Jacquez, who says he was turned on to the dangers of Manson and Goth-rock by Arlington police officer Buddy Evans, could not have picked a better time to start spreading his cause. Last month, 17-year-old Fort Worth high school dropout Jay Fieldon Howell was arrested for stabbing 14-year-old Selena Jones in the neck while, allegedly, watching a Manson video. Howell, who has a nine-year-history of psychiatric problems (dating back well before Manson released his first album, thank you), had apparently turned a backyard shed into a "secret room" filled with black candles, Satanic markings (pentagrams, the number "666" written over and over, and the like), and other occult-related symbols. Police officials told the Fort Worth Star-Telegram on October 20 that Howell stabbed Jones because he wanted to know how it felt to kill and that "Satanism and the occult were major influences in the commission of the offense."
According to Jones, Howell stabbed her only after he forced her to write on the wall of his shed that "Killing is my business, my business is good" (which is actually the title of Megadeth's 1985 debut). As she was writing, she said, Howell hit her over the head with a cinder block, then a bat, and then began stabbing her with a six-inch hunting knife. This apparently went on for three hours, until Howell called 911--only if Jones promised not to rat him out.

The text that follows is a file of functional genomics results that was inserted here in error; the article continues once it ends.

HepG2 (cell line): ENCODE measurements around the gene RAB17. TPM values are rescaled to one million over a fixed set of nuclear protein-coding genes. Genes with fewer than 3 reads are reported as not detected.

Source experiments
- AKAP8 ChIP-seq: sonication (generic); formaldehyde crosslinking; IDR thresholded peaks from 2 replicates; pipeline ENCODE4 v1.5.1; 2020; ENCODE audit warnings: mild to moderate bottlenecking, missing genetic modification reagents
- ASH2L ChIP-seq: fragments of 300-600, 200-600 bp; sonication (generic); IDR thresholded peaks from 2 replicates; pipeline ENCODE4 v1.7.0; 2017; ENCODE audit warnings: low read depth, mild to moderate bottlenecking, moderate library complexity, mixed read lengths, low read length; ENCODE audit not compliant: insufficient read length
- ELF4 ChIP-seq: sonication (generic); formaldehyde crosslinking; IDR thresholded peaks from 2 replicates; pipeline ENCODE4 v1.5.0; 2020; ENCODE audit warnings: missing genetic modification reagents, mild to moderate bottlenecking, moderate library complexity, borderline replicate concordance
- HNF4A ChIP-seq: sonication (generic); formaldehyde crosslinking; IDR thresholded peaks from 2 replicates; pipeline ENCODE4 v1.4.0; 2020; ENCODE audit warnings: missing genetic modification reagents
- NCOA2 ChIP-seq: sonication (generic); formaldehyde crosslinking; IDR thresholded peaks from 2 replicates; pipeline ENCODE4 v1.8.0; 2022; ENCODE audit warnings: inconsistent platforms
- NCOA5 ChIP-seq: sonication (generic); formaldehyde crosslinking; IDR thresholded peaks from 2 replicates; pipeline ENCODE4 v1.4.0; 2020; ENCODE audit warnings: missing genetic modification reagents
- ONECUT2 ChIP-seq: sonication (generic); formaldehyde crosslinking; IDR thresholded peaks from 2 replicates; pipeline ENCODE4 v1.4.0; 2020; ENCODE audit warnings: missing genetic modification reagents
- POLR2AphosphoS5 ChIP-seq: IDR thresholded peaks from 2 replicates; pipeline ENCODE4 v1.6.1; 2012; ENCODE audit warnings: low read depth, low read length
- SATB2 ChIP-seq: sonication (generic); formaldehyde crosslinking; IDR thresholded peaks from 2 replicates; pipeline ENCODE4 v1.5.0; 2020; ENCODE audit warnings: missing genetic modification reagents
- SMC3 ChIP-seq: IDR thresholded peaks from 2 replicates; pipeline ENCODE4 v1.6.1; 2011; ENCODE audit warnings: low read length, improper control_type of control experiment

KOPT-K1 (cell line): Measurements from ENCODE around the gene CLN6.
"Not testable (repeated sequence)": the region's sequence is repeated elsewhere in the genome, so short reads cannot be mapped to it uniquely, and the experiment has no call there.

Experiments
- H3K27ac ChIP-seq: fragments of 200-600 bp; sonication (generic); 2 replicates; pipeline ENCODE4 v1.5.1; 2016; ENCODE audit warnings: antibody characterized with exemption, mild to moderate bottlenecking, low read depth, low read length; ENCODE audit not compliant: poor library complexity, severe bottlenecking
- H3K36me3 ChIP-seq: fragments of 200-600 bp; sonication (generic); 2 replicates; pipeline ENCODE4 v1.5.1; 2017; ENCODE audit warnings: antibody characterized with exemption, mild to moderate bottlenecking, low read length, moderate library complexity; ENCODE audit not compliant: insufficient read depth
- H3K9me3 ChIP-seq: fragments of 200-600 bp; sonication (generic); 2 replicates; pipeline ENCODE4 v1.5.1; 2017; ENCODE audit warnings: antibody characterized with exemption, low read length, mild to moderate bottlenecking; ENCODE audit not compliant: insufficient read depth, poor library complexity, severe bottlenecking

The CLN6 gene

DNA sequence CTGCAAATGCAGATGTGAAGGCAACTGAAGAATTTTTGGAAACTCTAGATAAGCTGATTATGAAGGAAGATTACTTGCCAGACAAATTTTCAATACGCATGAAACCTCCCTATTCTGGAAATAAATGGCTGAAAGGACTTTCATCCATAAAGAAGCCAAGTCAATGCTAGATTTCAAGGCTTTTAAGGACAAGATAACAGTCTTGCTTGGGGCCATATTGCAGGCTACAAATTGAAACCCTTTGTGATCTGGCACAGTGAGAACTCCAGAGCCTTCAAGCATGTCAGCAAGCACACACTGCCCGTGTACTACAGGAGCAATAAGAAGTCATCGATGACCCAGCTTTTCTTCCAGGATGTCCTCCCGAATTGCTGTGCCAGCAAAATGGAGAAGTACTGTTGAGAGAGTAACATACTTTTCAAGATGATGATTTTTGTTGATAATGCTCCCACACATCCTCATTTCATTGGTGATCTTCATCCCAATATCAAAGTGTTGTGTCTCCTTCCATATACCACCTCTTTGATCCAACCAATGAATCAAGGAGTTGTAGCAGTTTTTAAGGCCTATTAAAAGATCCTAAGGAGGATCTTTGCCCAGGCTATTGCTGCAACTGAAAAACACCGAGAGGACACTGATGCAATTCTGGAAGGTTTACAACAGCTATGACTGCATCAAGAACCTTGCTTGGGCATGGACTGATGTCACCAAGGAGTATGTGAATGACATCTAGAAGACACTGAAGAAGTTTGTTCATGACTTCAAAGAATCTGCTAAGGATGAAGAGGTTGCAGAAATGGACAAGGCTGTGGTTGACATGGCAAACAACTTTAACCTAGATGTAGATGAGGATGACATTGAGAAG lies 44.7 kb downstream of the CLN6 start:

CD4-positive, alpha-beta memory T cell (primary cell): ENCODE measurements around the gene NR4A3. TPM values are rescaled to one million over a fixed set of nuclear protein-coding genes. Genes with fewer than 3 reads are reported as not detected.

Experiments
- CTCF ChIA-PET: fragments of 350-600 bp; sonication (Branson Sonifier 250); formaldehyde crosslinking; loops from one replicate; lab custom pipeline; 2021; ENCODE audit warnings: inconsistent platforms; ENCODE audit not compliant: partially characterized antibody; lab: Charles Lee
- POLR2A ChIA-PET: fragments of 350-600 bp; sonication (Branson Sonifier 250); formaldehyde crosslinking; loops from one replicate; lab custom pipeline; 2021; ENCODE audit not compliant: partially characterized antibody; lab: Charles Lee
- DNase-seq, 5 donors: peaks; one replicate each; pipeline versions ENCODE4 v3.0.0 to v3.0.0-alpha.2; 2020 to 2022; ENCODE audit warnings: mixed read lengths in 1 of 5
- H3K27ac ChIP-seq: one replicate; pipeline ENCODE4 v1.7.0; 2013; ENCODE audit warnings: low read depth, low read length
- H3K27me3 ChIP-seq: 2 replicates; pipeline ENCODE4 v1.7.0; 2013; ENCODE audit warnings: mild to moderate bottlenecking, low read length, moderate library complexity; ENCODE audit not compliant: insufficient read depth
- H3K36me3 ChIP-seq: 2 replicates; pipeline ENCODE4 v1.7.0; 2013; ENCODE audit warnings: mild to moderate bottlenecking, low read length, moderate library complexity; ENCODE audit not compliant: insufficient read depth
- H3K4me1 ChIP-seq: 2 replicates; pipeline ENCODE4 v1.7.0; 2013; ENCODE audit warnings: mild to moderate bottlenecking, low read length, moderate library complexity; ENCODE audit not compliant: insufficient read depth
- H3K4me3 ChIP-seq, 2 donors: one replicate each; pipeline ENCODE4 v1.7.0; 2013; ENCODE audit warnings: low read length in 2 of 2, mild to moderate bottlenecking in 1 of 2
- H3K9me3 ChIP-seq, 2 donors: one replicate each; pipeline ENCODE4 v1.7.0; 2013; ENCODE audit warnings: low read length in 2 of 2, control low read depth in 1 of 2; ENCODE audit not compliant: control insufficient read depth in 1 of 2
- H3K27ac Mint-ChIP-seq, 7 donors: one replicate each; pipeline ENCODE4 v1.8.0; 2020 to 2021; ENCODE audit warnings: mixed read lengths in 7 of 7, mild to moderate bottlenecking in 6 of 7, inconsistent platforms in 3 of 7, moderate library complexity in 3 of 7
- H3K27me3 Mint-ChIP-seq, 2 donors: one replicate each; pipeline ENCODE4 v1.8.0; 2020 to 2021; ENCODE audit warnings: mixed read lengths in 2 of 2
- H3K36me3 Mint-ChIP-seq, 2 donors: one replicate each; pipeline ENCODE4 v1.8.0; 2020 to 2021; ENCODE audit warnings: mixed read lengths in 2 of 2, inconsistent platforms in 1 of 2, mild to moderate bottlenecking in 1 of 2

Earlier this summer, a fire at an abandoned icehouse in Deep Ellum also was blamed on Manson fans and Goth kids. Dallas police insist some local Goths ("wannabe vampires," Dallas police Sgt. F.G. Holland said at the time) had been in the building conducting "rituals." And, of course, every kid who kills himself these days who has a Marilyn Manson CD in his collection is automatically labeled a troubled Goth kid driven to suicide by Manson's music.
To those in the local Goth movement (that is, those who hang out at The Church at the Lizard Lounge on Thursday nights or cruise the Galleria in black clothes and white face paint), Jacquez is regarded, at best, as a zealot; at worst, as a dangerous kook. Though, to be fair, nobody had any idea who he was until they were contacted for this story.
"What violence is he talking about?" wonders Forrest Jackson, publisher of the local 'zine Heliophobe, a self-proclaimed "health and beauty journal devoted exclusively to pale-skinned women," of which there are many in the Goth community. "There's not any violence in the Goth crowd, except for sissy Goth boys getting in fights with other sissy Goth boys over Goth girls."